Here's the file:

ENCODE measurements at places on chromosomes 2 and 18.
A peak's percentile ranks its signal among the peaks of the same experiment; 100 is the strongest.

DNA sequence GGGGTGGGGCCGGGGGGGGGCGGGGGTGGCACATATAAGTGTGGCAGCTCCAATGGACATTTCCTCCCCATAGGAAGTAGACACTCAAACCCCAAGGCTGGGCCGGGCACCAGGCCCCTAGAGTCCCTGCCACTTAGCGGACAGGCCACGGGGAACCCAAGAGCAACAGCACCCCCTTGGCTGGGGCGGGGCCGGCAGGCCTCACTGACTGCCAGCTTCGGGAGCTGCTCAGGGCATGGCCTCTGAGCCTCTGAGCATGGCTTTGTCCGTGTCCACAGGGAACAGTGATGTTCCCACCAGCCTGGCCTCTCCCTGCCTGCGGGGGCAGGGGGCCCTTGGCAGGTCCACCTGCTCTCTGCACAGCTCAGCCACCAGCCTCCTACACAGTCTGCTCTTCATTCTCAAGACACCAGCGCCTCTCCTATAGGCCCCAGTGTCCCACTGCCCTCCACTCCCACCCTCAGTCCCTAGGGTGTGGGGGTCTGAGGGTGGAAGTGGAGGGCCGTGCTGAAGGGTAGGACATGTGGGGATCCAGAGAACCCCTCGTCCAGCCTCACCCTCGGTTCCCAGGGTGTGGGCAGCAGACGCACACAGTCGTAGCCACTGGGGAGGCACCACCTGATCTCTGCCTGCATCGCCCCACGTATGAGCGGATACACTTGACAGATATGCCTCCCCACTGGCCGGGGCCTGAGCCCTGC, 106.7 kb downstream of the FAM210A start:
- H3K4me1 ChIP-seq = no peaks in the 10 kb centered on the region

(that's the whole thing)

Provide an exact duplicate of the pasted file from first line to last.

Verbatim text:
ENCODE measurements at places on chromosomes 2 and 18.
A peak's percentile ranks its signal among the peaks of the same experiment; 100 is the strongest.

DNA sequence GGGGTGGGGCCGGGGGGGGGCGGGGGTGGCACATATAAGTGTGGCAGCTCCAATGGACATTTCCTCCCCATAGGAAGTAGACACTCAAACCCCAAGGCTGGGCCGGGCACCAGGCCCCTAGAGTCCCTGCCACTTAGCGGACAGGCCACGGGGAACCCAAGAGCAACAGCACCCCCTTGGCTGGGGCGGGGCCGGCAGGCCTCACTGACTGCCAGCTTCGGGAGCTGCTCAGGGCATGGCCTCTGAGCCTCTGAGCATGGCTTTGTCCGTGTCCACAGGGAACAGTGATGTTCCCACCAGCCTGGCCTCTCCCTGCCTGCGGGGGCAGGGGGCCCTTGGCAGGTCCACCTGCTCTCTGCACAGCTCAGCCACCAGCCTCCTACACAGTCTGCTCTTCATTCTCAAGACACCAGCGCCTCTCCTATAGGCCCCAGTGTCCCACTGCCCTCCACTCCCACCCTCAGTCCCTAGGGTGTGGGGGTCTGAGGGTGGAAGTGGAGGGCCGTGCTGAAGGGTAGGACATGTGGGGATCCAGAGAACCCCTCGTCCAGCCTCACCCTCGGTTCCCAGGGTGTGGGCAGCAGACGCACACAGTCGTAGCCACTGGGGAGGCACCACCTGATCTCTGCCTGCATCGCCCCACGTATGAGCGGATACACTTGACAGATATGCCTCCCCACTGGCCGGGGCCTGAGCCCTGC, 106.7 kb downstream of the FAM210A start:
- H3K4me1 ChIP-seq = no peaks in the 10 kb centered on the region